Tongji University, PRC
Title: Dynamics of chromatin signatures associated with the differentiation of human embryonic stem cell into neuroectoderm cell
Cizhong Jiang obtained his Ph.D. in 2004 from Iowa State University, started his postdoctoral training at Cold Spring Harbor Laboratory and finished it at the Pennsylvania State University. Currently, Dr. Jiang is a professor in the School of Life Sciences and Technology, Tongji University, Shanghai, China. He has worked in the fields of genomics, gene regulation, and epigenetics for more than 10 years, and published more than 25 papers in reputed journals.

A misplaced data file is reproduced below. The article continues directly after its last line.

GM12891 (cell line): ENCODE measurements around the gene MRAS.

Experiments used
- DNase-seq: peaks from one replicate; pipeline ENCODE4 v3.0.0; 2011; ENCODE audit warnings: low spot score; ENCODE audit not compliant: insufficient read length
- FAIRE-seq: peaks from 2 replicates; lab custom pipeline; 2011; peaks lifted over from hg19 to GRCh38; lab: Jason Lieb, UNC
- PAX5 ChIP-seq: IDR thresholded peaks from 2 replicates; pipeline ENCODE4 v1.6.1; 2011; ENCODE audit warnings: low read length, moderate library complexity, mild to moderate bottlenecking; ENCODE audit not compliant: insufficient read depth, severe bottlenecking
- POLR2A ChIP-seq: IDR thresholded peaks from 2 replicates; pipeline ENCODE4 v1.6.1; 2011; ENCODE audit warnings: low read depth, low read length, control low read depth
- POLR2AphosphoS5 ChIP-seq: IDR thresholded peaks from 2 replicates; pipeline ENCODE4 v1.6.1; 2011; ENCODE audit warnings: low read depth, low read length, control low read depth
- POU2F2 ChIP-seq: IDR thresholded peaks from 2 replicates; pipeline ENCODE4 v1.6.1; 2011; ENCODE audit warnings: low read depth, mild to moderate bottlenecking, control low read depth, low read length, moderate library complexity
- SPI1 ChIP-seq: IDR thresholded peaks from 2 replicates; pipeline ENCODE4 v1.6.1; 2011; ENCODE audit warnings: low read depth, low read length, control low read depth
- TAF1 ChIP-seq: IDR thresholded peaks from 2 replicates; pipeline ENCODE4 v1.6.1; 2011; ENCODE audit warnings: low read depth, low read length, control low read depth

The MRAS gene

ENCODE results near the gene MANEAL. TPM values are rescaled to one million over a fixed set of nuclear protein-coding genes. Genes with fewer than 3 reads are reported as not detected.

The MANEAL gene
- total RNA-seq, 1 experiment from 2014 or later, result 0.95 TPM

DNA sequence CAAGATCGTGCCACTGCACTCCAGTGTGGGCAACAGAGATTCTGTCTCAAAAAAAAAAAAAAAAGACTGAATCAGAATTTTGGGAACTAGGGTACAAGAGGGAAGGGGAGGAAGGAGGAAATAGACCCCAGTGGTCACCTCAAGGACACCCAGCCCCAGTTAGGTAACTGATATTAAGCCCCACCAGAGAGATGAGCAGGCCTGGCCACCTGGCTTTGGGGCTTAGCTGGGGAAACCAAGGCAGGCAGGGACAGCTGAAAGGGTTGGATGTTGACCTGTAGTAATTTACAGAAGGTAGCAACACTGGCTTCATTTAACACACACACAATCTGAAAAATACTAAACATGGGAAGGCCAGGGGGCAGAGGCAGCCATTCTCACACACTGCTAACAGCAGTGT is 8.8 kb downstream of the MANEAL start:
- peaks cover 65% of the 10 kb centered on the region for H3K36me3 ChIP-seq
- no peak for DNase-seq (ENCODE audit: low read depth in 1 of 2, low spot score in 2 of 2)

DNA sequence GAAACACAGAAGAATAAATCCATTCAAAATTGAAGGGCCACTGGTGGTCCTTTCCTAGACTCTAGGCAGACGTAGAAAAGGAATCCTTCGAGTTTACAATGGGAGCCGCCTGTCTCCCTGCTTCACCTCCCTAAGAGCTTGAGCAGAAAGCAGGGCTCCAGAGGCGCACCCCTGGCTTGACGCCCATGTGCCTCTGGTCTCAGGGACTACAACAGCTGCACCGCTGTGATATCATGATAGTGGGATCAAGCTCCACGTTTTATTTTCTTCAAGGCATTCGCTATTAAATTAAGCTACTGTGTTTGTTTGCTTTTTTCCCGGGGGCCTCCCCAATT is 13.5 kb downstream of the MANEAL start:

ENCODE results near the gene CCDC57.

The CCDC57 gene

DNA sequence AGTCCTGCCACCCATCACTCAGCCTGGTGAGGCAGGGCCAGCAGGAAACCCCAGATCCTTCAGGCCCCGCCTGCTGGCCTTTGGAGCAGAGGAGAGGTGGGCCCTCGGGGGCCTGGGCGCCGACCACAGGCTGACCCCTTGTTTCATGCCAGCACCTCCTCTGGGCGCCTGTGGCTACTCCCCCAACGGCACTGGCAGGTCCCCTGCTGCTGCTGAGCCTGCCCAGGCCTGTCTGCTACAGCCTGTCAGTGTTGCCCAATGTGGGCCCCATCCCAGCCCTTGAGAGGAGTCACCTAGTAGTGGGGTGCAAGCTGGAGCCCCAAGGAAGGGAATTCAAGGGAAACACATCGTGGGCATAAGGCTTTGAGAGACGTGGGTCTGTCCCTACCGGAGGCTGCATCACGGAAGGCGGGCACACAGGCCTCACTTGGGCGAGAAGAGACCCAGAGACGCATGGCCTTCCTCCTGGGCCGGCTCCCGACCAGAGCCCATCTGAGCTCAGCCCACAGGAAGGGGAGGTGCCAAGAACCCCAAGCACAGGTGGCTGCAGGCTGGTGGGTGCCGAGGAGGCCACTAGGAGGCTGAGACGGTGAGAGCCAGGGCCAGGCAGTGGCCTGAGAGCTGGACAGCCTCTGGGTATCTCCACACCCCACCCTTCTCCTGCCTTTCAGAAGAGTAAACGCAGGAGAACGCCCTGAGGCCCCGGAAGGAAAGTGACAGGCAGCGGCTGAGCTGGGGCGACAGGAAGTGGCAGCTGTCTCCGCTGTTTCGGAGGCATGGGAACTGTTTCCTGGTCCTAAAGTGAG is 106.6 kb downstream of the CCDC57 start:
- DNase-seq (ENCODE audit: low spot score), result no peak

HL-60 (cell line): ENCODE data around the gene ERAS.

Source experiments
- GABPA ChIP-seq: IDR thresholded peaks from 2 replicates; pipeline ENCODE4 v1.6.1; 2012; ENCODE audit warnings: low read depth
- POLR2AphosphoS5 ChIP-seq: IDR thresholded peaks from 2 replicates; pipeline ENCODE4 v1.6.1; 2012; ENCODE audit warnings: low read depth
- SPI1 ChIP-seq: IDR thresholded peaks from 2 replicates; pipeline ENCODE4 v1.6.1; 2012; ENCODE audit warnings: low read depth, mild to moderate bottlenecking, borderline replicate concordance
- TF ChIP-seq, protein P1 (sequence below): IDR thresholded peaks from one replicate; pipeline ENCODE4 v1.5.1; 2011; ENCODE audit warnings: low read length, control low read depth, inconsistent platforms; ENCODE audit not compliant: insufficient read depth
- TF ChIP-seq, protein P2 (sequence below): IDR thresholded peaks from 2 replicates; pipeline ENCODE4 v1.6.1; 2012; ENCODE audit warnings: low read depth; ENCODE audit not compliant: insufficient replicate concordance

Nucleosome positioning and histone modifications constitute chromatin signatures that involve in many physiological processes. However, the mechanisms under which dynamic chromatin signatures determine cell lineage specification are elusive. In this study, we explored the dynamics of chromatin signatures during the differentiation of human embryonic stem cell (ESC) into neuroectoderm cell. In general, a canonical uniform arrangement of +1, +2, +3 etc. nucleosome starting at the transcription start site (TSS) in gene body is positively linked to the gene activity. Extensive nucleosome occupancy changes occur across the genome, including nucleosome eviction, de novo occupation, and shift. Particularly, a set of genes enriched on neuron development function obtain an open promoter region by loss of the nucleosome adjacently upstream of TSS. Moreover, nucleosome repositioning change regulates the accessibility of transcription factor binding sites (TFBS). The binding sites of pluripotency factors such Oct4, Nanog, c-Myc become protected by nucleosome occupation in neuroectoderm cell. In contrast, the binding sites of other transcription factors such as Egr1, Taf1, Tbp become exposed by loss of nucleosome. Intriguingly, more than 80% of the bivalent nucleosomes, namely the ones simultaneously containing both H3K4me3 and H3K27me3, that lose H3K4me3, gain H3K9ac in the differentiation process. Surprisingly, distinct histone modification signatures control the expression of ESC-, trophoectoderm-, endoderm-, mesoderm-, and neuroectoderm-specific marker genes, respectively. Taken together, nucleosome dynamics, histone modifications, and interaction with other factors from a complex regulatory network to fine tune gene expression during ESC fate decisions.